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  • Eight scientific tips on how to become perfectly happy.

  • There are thousands of tips and psychological techniques to help you feel happy and learn to rejoice each day.

  • But what if our own body had a say in the matter?

  • Here are some findings from neuroscientists, the people who know exactly when and why your brain can give you the feeling of total satisfaction.

  • The first tip is our favorite. It's helpful and very easy to do.

  • Number eight - engage in pleasant expectations.

  • The process of waiting for something nice, such as food or sex, is similar to the learned salivation response.

  • Our brain experiences pleasure by simply anticipating the fun event.

  • That's why we're so fond of counting the hours and minutes to some particular moment be it a birthday or a wedding, a meeting with a friend or just an end to a long working day.

  • Number seven - solve problems one at a time.

  • Our brain never stops searching for solutions to every problem that worries us.

  • This takes a lot of energy, so whenever the brain gets tired and the problem remains unsolved, we feel anxiety and irritation.

  • On the other hand, for every right decision, our brain rewards itself with a dose of neurotransmitters that calm the limbic system, and help us once again see the world in a better light.

  • Therefore, you need to try to deal with one problem at a time.

  • Number six - don't keep things pent up. Talk about what bothers you.

  • The processes of wordlessly going through something unpleasant and talking about your predicament involve making use of different parts of the brain. In the latter case, negative emotions have a lesser impact on your well-being.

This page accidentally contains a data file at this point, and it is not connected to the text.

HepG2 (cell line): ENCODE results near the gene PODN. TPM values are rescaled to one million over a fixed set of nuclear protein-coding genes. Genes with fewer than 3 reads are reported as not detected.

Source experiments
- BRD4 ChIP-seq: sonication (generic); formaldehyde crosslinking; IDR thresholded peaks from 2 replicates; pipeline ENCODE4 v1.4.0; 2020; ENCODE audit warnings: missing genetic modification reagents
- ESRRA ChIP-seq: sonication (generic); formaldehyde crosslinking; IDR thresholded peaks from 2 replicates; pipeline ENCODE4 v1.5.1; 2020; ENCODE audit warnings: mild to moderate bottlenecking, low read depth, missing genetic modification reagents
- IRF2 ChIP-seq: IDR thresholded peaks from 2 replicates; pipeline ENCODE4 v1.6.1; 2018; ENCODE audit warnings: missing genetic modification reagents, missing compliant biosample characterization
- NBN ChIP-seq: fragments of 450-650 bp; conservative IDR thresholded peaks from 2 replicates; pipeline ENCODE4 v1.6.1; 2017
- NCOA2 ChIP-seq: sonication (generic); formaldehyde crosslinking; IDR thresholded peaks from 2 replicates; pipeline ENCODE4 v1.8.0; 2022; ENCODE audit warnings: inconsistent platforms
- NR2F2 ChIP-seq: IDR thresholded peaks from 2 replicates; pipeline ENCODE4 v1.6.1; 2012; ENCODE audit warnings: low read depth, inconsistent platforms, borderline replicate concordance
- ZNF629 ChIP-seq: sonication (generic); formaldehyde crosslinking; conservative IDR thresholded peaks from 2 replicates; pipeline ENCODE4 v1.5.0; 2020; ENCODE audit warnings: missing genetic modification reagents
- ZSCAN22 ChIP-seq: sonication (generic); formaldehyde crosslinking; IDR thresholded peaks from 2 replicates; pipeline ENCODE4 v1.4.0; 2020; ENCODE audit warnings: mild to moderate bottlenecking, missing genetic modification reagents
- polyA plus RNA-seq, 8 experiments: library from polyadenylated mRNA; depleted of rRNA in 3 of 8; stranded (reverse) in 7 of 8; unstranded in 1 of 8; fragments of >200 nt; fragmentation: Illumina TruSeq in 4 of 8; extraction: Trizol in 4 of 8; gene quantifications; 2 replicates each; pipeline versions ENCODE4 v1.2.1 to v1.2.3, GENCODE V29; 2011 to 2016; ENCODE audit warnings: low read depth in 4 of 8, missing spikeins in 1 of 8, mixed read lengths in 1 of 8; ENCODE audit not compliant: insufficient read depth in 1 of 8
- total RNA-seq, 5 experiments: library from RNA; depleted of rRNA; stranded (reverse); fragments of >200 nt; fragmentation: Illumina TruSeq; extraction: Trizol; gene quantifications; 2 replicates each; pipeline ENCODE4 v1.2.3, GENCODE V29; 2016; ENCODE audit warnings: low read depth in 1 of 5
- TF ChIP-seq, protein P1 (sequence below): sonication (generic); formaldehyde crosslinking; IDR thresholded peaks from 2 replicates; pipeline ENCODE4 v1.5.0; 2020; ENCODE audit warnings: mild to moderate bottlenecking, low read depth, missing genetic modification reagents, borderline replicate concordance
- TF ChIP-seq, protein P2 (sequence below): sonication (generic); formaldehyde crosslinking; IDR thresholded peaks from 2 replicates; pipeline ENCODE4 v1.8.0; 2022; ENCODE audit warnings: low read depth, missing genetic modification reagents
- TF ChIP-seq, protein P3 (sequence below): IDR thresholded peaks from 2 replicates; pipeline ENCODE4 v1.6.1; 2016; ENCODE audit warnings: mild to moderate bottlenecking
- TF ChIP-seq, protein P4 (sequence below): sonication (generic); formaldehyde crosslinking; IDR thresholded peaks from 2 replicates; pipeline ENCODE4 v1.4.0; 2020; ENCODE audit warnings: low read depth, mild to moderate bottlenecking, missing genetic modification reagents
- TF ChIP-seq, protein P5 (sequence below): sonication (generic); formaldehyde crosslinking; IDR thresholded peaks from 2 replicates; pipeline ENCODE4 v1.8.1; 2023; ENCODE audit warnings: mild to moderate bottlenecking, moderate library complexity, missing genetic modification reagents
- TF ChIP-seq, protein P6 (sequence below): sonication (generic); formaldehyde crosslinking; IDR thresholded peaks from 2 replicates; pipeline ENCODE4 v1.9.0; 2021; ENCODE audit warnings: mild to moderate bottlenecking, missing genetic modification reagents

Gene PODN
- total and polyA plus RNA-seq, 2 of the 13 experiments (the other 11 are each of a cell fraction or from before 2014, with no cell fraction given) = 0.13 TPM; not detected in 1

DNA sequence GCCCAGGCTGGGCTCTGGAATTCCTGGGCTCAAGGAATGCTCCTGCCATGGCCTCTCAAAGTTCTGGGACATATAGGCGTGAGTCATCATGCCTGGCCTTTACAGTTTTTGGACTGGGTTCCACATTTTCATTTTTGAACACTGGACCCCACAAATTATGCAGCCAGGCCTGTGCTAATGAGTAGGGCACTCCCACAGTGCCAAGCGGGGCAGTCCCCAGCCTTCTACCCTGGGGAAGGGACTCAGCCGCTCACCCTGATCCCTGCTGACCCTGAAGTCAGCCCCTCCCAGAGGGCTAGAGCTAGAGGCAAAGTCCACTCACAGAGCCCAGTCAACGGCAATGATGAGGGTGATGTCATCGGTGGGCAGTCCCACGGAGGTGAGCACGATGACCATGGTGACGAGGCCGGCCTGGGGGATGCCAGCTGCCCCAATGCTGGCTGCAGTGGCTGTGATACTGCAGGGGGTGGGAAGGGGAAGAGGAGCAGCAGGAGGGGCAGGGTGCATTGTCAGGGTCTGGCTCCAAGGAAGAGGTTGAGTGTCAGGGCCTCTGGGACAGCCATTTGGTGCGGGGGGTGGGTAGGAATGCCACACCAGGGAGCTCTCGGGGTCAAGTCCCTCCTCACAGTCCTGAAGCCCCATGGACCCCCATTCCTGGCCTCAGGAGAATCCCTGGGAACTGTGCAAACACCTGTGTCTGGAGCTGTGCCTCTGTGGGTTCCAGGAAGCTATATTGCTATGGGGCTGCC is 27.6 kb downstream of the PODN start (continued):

• It is, therefore, advisable not to keep your problems pent up.

  • Whenever you talk about them, your brain triggers the production of serotonin and even manages to find some positive sides to the situation.

  • Number five - touch and embrace.

  • To us humans, social interaction is important. Various forms of physical support, especially touch and embraces, can speed up a person's recovery from an illness.

  • If you remove physical interaction from your life, the brain perceives its absence the way it perceives physical pain.

  • The same brain zones become activated in both instances.

  • This, in turn, triggers the processes that affect your mood and contribute to the development of depression.

  • Number four - learn, learn, and, once again, learn!

  • For the brain, acquiring new knowledge means permanent adaptation to a changing environment.

  • Using this process, our brain develops, rewarding its own attempts to absorb and process new information with dopamine, the hormone of joy.

  • If you want to be happy, don't be afraid to try something new, to change your surroundings, to learn new things.

  • Number three - play sports.

  • Physical activity is stress for the body. As soon as the stress ends, your body gets a reward, a dose of endorphins released by the pituitary gland.

  • The effect is similar to that of opiates. For example, morphine, which reduces pain and elevates the mood.

  • You don't need to run marathons to achieve this result. Even a regular walk can do wonders.

  • Incidentally, many writers and composers consider taking walks an indispensable part of the creative process.

  • Number two - always try to get a good sleep.

  • Start using a sleep mask.

  • As long as your brain thinks it's nighttime, it keeps on sleeping. While we sleep in the dark, our body secretes the hormone melatonin.

  • This hormone slows down all processes in the body, helping it to recover and increasing the level of serotonin in the hypothalamus.

  • If the brain detects a change in lighting, it triggers the release of the stress hormone to awaken the body quickly.

  • Therefore, it is important to sleep six to eight hours a day, and only in darkened environments.

  • Number one - learn to say thank you.

  • When we say "thank you" to a person, or even fate, for something, we focus ourselves on the positive aspects of life.

  • Pleasant memories trigger serotonin production in the anterior cingulate cortex.

  • This technique is often used for treating depression.

  • Don't forget to hit the like button below the video and share it with those friends who are having a hard time.

  • They might find this video very helpful. To stay on the bright side of life, click subscribe.

Eight scientific tips on how to become perfectly happy.

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